KANSAS CITY, Mo. (AP) -- Juvenile justice experts expressed shock Thursday when police said they were treating the death of an 18-month-old boy who drowned in a bathtub as a potential homicide, after a 5-year-old girl told social workers that she held him under water to stop his crying.
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Kansas City police said the girl, who was left with other children in the care of a teenager, was considered a possible suspect in the toddler's death last week, raising complicated legal questions about how a court could proceed with a case against such a young suspect.
Bart Lubow, the director of the Juvenile Justice Strategy Group at the Annie E. Casey Foundation, a national child advocacy organization based in Baltimore, said a 5-year-old is incapable of forming intent, and likely wouldn't even know what drowning means.
"You can imagine a child responding to other children's crying by saying, `I know how to stop that.' But the notion that there was intent there is silly," said Lubow, who wasn't familiar with the case. "For a 5-year-old, this is well beyond the pale of what our criminal or delinquency laws are intended to address."
He said the case should proceed with a "very child-centered approach."
Police said the 5-year-old was not arrested, and the case was referred to the Jackson County's family courts division.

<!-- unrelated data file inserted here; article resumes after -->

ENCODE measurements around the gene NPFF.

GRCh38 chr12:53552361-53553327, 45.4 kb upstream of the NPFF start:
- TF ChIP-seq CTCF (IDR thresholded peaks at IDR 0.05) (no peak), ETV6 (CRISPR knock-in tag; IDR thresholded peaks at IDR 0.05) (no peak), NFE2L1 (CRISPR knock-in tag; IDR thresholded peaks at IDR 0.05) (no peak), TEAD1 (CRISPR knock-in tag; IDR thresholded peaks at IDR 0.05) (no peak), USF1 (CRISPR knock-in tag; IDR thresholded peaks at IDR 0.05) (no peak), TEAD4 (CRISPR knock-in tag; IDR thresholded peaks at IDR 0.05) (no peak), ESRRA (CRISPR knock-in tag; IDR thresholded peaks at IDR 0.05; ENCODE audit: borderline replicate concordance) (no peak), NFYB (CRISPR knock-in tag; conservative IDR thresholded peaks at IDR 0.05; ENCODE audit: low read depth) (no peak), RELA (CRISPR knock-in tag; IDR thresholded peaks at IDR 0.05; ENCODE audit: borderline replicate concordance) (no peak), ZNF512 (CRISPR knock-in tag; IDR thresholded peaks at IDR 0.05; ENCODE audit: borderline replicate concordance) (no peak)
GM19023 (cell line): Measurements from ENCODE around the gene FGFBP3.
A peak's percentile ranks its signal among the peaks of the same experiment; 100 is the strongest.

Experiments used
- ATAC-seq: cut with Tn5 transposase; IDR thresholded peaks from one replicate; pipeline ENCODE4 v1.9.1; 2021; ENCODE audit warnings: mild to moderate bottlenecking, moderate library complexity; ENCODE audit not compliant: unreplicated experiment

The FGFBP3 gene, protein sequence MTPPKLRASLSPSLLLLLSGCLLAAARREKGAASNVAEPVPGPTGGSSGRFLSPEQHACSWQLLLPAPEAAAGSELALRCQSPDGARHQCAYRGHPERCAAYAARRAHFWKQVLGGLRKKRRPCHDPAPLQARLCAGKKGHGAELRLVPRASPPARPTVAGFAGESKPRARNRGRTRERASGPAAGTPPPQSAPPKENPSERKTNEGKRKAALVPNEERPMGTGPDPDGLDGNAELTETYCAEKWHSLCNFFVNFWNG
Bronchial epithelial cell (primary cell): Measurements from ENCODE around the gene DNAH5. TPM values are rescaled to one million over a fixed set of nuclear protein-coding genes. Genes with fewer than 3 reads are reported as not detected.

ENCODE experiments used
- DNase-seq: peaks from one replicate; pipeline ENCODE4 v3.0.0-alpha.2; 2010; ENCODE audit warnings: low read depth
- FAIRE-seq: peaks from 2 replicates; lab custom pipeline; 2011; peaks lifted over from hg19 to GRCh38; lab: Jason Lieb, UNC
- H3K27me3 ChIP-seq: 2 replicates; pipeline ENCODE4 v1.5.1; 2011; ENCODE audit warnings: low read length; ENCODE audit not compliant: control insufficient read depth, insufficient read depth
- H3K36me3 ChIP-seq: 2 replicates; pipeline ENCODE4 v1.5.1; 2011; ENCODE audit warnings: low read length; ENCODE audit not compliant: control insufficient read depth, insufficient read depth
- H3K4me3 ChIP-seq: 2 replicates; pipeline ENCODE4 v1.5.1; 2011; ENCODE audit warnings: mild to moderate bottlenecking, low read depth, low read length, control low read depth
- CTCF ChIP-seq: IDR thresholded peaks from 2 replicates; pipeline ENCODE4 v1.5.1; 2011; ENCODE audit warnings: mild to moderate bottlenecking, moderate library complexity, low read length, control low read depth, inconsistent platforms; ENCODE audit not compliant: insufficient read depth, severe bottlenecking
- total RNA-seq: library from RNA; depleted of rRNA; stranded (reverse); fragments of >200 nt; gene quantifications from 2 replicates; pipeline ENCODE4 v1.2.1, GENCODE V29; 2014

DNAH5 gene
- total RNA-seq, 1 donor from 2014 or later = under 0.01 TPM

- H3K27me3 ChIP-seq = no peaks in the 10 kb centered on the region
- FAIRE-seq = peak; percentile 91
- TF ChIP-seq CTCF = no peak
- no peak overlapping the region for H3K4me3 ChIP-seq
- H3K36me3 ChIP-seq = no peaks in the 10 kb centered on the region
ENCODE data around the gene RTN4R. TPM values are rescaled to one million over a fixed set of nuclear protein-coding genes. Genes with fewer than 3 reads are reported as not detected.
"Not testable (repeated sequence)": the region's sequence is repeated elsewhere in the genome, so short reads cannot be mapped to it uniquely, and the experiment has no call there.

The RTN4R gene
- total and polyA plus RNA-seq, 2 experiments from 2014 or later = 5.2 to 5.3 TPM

Police originally ruled Friday's death accidental, but said that changed after social workers reported that the girl told them she brought the toddler into the bathroom and drowned him.
"The 5-year-old became upset when the child wouldn't stop crying and took the 2-year-old into the bathroom and drowned him," said Officer Darin Snapp, spokesman for the Kansas City Police Department. He said the two children were related, but it was unclear exactly how.
"As of right now yes, from her statement, she is a possible suspect," Snapp said.
The children had been left along with others under the supervision of a teenager while an adult in the home went to pick up the father of the 18-month-old, Snapp said. He said the father had recently arrived in Kansas City to take the 18-month-old back to their home in St. Louis. It was unclear how long the adult was out of the home.
Mary Jacobi, a spokeswoman for the Jackson County Court, said she could not comment on the girl's current whereabouts.
"We cannot speak at all to the child's current living arrangement," she said.
She said in an email that the Missouri Children's Division had been notified and that a juvenile officer involved in the case had filed a petition for a child in need of care for the 5-year-old. Such a petition would allow the court to determine what services the child needs.
Seth Bundy, a spokesman for the Missouri Department of Social Services, said the department could not comment on the case, as did Debra Walker, spokeswoman for the state Department of Mental Health.
In Missouri, a child has to be 12-years-old before he or she can be certified to stand trial, said Vivian Murphy, executive director of the Missouri Juvenile Justice Association. Murphy, who said she was not involved with the Kansas City case, said in general, a child in such a situation would undergo a mental health evaluation and that there would be an investigation into the child's living situation.
"It's all about what's best for the 5-year-old," she said. "The family court in Kansas City is going to do a good job of just looking at the circumstances holistically with the 5-year-old and looking at their environment and look at what's going on."
(Copyright 2011 by The Associated Press. All Rights Reserved.)